36 


Communication, means of 








17 


Concentric arrangement of feldspai 


•s 






64 


Concretionary shales (see Shales). 










Concretions 




51, 


54, 


56,57 


Condensing-cham.b6rs 




18 


88, 


89,90 


Cone Rock 




3, 


76, 


79, 93 


Cones of lat«r basic volcanics 








27 


Cones, volcanic (see also Puys) 








74 


Conifer 








68 


Conglomerate 20, 21, 46, 47, 48, 


49 


50 


55 


58, 96 


Contact metamorphism . . 








77,78 


Copeland 






44, 


71.94 


Copper lodes and ores 2, 52, 77, 


78, 


80- 


-87, 


93,94 


„ native . . 






54, 


80,81 


Corallum 








56 


Cordyline australis 








5 


Coriaria rusci folia 








5,40 


Coromandel Peninsula 








20,68 


,, Subdivision . . 








46 


Corynocarpus Imvigata 








4 


Covellite 








80,83 


Cox, S. H. 








12,37 


Crater . . 








27,74 


Crayfish 








3, 17 


Cretaceo-Tertiary rocks . . 13, 


21, 


49 


57, 


58, 95 


Cretaceous fossils 








58 


rocks 








21,45 


Cruciferm 








10 


Crystalline limestone (see Marble). 










Cupriferous lodes and ores (see Cop 


l)ei 


). 






„ solutions 








23,81 


Cyathodes acerosa 








4 



D. 



Page 



hannels 



Dacite 

Dacrydium cupressinum . . 
„ kirkii 

Dairying 

Daisy, native 

Dams . . 

Danthonia 

„ pilosa 

,, semiannularis . . 

Darwin, C 

Davis . . 

Debris 

Deflection of streams 

Dejiression, effects of, on drainage 
,, ., shore-line 

Desmoceras . . , 

Devonian rocks 

Diabase 

Diallage 

Dickeson, G. F. 

Dicotyledonous ]>lant-remaius 

Dieffenbach, E. 

Diorite 

Diplodon menziesi 

Discharge of main streams 

Dislocation (see Faulting). 

Dodonaa viscosa 

Dolerites 

Doleritic flows (see also Kerikeri Series) 

20, 22, 67, 80 

Doleritic land . . . . . . . . 8 

Domain Road . . . . . . . . 48 

Dominion Museum . . . . . . 67 

Doubtful age, rocks of (see also Igneous rocks) 21 

Dracophyllum latifolium . . . . . . 5 

,, urvilleanum . . . . 4 

Drainage-capture . . . . . . 33 

,, channels of subdivision . . 32, 33 

,, of Ngawha Lake . . . . 58 

,, of ponds . . . . . . 62 

Dredging, possibility of. at Ohaeawai Hot 
Springs . . . . . . . . 92 

Drives . . . . 82, 83, 84, 85, 86, 90, 93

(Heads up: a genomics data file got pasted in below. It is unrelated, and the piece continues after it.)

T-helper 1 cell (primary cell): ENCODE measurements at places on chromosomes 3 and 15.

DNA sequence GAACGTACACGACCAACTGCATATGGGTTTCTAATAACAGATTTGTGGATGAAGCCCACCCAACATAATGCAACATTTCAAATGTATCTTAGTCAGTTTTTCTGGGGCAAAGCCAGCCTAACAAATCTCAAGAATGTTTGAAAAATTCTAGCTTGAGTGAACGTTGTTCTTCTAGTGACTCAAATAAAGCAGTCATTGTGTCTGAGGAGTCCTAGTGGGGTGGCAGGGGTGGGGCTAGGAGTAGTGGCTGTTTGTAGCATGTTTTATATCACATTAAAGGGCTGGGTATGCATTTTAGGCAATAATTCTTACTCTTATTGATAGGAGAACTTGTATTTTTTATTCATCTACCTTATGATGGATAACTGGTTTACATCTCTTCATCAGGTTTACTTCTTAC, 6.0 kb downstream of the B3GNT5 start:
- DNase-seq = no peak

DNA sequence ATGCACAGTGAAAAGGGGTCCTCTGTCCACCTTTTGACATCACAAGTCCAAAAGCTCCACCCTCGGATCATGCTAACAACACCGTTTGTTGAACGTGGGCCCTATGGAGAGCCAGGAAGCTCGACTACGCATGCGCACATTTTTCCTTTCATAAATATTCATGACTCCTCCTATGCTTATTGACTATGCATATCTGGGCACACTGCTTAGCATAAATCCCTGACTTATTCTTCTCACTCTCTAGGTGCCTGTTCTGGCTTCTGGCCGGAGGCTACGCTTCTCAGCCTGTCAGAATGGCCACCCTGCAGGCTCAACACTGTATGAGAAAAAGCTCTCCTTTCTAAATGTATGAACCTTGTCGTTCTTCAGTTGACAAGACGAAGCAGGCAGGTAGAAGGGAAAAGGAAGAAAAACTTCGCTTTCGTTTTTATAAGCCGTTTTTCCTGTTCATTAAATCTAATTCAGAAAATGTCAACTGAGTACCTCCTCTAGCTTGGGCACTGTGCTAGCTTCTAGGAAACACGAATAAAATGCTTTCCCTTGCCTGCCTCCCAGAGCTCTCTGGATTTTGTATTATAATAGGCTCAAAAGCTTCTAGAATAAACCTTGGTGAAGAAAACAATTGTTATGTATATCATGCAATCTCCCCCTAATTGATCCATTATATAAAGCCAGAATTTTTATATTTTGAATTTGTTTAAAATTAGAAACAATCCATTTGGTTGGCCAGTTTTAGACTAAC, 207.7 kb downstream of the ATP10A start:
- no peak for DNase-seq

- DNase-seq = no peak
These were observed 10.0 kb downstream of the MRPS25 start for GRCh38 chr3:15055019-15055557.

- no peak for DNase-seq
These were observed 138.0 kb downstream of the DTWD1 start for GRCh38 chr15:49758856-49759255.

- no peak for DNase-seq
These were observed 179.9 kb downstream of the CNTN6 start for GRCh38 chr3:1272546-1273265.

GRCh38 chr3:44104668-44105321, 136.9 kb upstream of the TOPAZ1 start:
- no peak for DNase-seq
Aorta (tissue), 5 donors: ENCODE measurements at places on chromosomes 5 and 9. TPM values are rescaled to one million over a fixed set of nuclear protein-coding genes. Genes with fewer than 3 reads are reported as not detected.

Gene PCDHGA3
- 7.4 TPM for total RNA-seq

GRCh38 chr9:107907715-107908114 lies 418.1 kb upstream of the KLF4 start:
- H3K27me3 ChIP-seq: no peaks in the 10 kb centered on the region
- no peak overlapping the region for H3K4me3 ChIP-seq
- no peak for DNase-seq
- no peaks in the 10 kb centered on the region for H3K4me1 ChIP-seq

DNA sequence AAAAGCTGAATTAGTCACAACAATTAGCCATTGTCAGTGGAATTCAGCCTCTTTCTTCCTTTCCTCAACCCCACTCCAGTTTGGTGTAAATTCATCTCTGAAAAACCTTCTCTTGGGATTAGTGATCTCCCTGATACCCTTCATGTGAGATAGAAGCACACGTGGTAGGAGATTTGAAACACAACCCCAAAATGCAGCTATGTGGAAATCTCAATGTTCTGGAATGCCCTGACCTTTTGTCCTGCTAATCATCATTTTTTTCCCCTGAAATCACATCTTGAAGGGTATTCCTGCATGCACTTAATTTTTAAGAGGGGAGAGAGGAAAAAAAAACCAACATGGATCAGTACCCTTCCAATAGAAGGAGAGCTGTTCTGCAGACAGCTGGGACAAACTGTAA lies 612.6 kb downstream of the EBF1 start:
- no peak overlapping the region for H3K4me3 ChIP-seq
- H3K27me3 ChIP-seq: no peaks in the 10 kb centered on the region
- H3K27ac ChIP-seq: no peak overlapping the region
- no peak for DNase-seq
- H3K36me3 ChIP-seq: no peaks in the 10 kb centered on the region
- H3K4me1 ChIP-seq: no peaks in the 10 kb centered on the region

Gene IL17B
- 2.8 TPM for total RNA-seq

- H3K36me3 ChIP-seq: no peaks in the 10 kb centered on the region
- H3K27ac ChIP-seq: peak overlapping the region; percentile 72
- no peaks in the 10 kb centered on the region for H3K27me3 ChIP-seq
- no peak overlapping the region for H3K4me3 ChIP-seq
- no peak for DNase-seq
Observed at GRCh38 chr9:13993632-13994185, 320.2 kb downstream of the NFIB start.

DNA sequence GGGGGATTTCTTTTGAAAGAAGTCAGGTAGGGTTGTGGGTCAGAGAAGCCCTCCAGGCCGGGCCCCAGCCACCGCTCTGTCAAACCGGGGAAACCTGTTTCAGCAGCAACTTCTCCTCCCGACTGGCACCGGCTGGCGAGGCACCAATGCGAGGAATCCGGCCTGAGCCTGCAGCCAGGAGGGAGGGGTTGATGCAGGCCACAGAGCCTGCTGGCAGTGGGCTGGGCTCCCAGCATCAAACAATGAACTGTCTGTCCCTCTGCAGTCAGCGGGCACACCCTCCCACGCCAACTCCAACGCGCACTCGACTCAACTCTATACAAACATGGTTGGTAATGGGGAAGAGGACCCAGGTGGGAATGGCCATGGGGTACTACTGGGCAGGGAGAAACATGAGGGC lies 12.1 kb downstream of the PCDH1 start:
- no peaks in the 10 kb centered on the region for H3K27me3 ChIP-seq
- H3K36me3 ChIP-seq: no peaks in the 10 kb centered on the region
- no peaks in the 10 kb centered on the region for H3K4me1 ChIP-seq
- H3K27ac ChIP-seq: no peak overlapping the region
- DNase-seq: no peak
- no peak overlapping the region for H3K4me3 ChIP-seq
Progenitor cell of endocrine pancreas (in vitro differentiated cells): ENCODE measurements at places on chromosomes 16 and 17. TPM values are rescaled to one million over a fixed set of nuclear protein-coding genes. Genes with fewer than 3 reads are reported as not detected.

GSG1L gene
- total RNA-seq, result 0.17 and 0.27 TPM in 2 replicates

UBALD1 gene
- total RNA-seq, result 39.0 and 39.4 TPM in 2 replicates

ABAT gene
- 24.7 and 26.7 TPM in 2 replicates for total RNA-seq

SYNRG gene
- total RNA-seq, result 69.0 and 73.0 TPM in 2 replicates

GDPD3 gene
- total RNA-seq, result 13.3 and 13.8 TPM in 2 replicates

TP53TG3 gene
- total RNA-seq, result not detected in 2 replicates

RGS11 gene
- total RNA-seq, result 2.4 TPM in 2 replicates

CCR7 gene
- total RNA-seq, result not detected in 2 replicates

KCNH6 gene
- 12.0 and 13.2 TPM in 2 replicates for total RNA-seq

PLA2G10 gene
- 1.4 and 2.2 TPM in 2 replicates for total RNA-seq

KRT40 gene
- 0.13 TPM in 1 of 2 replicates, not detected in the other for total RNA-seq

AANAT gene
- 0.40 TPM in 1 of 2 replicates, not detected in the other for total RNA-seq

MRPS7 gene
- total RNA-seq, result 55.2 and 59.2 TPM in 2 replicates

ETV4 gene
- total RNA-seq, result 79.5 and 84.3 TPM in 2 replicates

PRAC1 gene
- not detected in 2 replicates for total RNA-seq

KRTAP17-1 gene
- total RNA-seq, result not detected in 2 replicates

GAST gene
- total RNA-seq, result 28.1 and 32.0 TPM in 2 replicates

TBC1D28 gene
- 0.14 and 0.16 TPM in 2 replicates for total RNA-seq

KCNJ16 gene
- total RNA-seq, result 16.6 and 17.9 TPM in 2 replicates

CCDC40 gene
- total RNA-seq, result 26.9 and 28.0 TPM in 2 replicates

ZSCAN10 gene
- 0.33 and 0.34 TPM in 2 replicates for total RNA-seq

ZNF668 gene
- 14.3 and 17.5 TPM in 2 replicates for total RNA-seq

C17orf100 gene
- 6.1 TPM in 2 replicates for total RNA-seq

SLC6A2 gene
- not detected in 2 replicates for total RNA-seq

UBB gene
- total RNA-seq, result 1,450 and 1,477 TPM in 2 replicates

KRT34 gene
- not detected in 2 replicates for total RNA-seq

Driving timber, method of . . . . 16 

,, influence on stream-beds of 40 



69,76 

.. 5, 6 

. . 6, 59 

8, 16, 17 

4 

16,93 

17 

4 

4 

..12,13 

.. 57 

23,62 

.. 29 

32 

29 

56,57 

21 

76, 80, 81, 86 

.. 77 

.. 18 

.. 57 

12 

44, 76, 77 

3 

.. 33 

6 
46, 70, 71, 72, 79 



Drosera aurictdata 
,, binata . . 
Drowned river-valleys 
Duck, wild 
Dunedin 
Dunes . . 
Dykes, basic and semi-basic 



Dysoxylum spectabile 



4 

4 

22, 29, 31 

3 

. . 74 

28, 29 

20,21,22,30,44,45 

52, 65-67, 69, 75, 

76, 77, 78, 79, 93 

. . 4, 5 



E. 



Earl, F. . . . . . . . . 18 

Economic reasons for work in Hokianga 
Division . . . . . . . . 2 

Eel .. .. .. .. .. 3 

Effusives (see Lava-flows). 

Elatostemma rugosum . . . . . . 5 

Elevation, recent . . . . 12, 22 

English and Australasian Smelting Company 84 

Entelea arborescens 

Eocene rocks 

Epacris pavciflora 

Erosion, marine and subaerial, contrasted 

Eruptions, Miocene, paroxysmal . . 

Estuarlne deposits 



4 
21 

4 
30 
69 
60, 62 



Explosion-craters 22, 24, 28, 33, 38, 59, 88, 91 



109 



J". Page 

:{(), 4<), t)5, 6(>, 07, 68 

:5 
22. 23, 24, 31. 41, 42. 47, «!». 72. 78. 
79. 80. 81. 83, 84. 85, 80 

. . 2, 3 
44, .50. ol, (J4. t)(i, 70, 73. 74, 7o, 7t). 
77. 78. 7!t 
Ferguson I'oiiit . . . . . . 51 

Fergiisioii's Mining aiul Smelting Companv 
(Limited) . . . . 18, 52. 7<i, 81. "85, 8(> 

Forro-niagnesian niincnils .")0, (17, 73. 75. 7( 
Ferrous-cinbonntc 



False Head 

Fantail 

Faulting 

Fauna 
Felds)>ar 



1 1. 



(8 
!»4 
1)8 
50 
89. 90 
21 
32 



34. 



Feiu-ini|iitw.si()ii.-i 

Fiji, granite in . . 

F^i Iters 

Firestone 

Fishing . . Hi, 17. 

Fi.ssure-eniptions